December meeting features research on pinyon-juniper

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The December meeting will be about collaborative watershed research projects in areas of pinyon pine and juniper and what has been learned about the effects of tree encroachment and removal treatments on understory vegetation, soil moisture, and watershed hydrology.  Devon Snyder, Rangeland Ecologist with the University of Nevada, Reno will be presenting the results of her research.

In rangelands in many areas of the western United States, pinyon pine and juniper have increased in extent in the last 100+ years because of major changes in land management, subsequent altered fire regimes, and a changing climate.  Pinyon and juniper have primarily expanded into sagebrush rangelands.  As trees infill and canopies close, there is an increase in canopy fuel loads and a reduction in understory vegetation that was historically dominated by shrubs and grass species.  Treatment of these areas to restore ecological function has become a priority for many land managers.  Tree removal treatments like hand cutting, mastication, and chaining have been typically used to reduce the risks of severe fire and improve habitat for sage-grouse, but not much is known about the effects of these trees and subsequent treatments on hydrological processes.  She will present on our collaborative watershed research projects located in central Nevada, designed to understand the effects of tree encroachment and removal treatments on understory vegetation, soil moisture, and watershed hydrology.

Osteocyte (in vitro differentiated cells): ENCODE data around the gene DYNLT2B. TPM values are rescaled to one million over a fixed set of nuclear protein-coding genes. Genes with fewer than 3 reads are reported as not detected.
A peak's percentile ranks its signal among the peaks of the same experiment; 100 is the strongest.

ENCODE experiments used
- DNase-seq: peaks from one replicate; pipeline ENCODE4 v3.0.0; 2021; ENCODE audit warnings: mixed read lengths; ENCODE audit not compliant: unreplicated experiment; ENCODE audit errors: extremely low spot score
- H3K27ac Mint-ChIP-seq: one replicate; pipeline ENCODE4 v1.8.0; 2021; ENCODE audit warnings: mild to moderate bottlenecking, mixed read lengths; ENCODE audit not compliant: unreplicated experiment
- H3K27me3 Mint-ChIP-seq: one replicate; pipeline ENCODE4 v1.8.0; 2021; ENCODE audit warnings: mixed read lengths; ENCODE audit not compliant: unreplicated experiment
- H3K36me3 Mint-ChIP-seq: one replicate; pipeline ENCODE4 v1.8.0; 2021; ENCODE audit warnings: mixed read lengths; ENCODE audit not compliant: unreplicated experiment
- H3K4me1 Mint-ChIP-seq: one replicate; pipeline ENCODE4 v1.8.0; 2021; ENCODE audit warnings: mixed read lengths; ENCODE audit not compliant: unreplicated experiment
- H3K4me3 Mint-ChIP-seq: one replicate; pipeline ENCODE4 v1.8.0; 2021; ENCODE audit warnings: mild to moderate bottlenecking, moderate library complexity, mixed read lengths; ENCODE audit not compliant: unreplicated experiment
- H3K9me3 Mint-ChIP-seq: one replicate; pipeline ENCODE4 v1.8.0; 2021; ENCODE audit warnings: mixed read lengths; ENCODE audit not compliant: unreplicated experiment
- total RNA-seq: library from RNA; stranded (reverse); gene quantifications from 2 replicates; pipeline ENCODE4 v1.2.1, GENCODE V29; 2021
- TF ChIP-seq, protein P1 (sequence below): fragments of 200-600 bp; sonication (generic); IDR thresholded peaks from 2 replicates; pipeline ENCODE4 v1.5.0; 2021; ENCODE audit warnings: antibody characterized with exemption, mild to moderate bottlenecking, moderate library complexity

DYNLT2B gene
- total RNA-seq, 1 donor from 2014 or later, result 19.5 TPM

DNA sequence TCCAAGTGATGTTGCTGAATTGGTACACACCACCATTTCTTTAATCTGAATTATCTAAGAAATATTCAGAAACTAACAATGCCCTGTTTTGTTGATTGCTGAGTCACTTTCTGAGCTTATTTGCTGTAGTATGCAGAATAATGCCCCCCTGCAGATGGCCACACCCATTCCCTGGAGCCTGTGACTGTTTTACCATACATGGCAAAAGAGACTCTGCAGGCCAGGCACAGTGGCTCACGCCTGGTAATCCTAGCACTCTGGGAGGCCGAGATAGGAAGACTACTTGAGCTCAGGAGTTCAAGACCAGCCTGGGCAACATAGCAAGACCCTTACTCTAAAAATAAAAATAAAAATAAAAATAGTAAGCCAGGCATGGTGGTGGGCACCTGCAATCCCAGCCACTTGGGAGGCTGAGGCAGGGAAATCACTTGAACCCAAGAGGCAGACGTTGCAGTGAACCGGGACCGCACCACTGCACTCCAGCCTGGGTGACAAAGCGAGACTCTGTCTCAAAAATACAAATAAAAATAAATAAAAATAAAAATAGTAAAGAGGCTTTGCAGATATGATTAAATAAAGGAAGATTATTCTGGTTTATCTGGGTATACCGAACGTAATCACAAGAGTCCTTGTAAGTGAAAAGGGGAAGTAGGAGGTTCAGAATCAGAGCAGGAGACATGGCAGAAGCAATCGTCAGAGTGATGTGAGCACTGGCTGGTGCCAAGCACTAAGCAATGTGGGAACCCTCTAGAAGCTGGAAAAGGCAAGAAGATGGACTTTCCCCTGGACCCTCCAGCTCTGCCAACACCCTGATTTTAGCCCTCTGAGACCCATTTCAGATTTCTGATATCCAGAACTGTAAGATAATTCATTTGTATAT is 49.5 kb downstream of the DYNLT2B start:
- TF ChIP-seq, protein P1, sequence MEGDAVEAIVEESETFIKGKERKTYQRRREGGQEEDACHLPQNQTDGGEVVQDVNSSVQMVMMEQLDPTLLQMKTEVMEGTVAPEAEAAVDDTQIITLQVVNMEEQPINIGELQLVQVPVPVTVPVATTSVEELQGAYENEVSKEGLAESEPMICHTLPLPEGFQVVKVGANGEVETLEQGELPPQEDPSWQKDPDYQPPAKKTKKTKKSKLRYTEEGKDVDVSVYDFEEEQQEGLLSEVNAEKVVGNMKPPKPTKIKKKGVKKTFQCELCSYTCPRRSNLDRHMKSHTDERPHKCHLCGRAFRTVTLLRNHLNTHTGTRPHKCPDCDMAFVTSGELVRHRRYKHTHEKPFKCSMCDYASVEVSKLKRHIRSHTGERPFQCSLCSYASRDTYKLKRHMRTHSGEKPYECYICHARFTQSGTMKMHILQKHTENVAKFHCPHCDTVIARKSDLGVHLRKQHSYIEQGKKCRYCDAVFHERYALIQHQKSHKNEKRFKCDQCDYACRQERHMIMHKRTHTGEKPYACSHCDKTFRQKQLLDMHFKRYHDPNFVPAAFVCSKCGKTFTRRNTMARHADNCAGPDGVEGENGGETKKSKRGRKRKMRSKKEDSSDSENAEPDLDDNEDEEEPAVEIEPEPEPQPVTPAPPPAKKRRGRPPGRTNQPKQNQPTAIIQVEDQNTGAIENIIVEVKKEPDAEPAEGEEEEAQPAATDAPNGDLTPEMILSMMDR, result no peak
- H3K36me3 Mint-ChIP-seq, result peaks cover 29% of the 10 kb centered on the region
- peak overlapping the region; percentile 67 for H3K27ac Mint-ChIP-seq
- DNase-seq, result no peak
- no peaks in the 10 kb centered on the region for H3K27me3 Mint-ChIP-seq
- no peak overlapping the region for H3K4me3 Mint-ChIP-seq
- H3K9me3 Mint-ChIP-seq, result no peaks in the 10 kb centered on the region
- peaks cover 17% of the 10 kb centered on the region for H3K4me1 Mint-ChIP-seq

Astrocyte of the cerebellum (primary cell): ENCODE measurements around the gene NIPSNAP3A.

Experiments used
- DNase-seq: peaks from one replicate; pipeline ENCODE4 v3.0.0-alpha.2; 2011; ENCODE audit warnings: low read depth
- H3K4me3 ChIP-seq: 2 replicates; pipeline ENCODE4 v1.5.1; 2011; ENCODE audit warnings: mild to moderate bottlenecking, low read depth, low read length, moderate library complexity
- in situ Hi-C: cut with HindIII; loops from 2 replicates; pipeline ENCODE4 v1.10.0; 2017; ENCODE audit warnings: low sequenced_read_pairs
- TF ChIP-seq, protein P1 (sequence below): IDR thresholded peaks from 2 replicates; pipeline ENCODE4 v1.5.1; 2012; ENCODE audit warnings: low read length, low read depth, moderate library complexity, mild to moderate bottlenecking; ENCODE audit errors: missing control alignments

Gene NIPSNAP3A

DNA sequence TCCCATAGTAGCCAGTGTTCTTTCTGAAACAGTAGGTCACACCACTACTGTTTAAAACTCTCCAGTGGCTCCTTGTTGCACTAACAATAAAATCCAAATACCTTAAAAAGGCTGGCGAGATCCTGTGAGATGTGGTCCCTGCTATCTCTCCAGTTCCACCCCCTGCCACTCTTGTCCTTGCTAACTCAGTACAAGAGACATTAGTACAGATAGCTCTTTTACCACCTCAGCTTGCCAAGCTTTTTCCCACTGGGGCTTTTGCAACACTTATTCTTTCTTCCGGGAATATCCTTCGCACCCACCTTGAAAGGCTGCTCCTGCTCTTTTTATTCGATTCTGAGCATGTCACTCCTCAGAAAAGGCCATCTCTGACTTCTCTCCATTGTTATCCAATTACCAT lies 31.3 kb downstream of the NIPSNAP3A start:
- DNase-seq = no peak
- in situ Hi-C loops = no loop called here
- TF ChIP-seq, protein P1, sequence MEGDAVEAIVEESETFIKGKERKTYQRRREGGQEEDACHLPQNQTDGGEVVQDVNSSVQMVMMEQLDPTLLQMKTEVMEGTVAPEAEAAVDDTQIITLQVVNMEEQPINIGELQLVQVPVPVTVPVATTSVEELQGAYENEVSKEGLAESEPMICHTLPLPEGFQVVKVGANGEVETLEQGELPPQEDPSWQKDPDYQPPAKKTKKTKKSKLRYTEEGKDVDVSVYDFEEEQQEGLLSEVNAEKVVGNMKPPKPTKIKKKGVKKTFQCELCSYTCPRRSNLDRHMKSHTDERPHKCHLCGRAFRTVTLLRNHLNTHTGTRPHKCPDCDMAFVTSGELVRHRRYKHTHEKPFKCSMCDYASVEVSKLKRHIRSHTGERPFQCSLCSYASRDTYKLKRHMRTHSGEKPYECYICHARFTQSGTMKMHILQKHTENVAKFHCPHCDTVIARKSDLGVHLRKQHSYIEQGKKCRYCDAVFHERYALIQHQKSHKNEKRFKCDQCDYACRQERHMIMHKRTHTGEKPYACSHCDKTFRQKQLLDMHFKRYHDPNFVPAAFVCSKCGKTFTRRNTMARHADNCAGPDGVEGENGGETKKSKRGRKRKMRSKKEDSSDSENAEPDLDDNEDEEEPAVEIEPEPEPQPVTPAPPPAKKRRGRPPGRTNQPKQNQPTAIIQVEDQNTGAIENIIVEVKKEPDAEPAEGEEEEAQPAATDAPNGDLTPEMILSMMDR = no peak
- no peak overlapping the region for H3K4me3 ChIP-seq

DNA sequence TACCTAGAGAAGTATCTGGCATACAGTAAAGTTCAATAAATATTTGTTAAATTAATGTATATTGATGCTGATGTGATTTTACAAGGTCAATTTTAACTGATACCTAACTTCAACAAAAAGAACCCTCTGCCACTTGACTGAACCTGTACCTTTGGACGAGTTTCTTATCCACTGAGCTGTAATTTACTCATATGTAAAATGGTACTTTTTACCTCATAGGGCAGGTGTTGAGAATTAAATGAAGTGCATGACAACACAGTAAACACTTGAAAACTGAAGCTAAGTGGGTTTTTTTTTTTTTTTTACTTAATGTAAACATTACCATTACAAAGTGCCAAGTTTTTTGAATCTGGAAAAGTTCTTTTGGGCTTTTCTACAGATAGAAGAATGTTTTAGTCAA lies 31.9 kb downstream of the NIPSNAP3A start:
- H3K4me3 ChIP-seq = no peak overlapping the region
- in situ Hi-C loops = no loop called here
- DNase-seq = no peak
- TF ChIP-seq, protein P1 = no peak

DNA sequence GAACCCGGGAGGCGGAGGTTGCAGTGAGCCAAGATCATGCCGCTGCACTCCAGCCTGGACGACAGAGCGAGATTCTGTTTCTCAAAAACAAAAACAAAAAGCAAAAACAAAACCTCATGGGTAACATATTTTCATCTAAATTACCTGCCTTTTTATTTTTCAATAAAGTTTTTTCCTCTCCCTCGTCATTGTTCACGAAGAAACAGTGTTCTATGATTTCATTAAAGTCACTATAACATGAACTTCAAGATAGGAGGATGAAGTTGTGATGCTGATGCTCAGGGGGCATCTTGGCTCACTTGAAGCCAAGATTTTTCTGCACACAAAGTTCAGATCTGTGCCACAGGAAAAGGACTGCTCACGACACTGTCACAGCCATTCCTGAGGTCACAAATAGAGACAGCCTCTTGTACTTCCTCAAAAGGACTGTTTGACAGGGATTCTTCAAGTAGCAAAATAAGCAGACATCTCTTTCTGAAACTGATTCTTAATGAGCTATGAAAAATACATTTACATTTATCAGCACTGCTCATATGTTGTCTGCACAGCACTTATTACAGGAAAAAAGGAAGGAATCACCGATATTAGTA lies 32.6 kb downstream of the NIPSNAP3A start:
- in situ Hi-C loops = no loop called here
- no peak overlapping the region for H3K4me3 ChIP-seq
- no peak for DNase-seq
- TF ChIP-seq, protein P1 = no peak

Devon Snyder is a Rangeland Ecologist working at the University of Nevada, Reno in the College of Agriculture, Nutrition, and Veterinary Sciences.  While she originally hails from the northeast and graduated from the University of Vermont, she has been working on northern Nevada rangelands for almost seven years and now calls Reno home.  Devon worked for Great Basin Institute when she first moved to Nevada and while there, managed the Assessment, Inventory, and Monitoring program for the Bureau of Land Management in Nevada.  From that position she transitioned to a rangeland ecology research lab at UNR.  Devon’s work has allowed her to travel extensively in Nevada, exploring rangelands and interacting with agencies, non-profits, and private landowners.  She now focuses on disturbance ecology and management of Great Basin ecosystems, particularly in sagebrush and pinyon-juniper woodlands.

We will also be continuing the discussion on the advisability of forming a 501c(3) (non-profit) entity to make it easier to attract funding and complete projects.

There will be no meeting in January, but the February meeting is scheduled for Tuesday February 6th at 6:00 pm at Turtle Rock Park.

 

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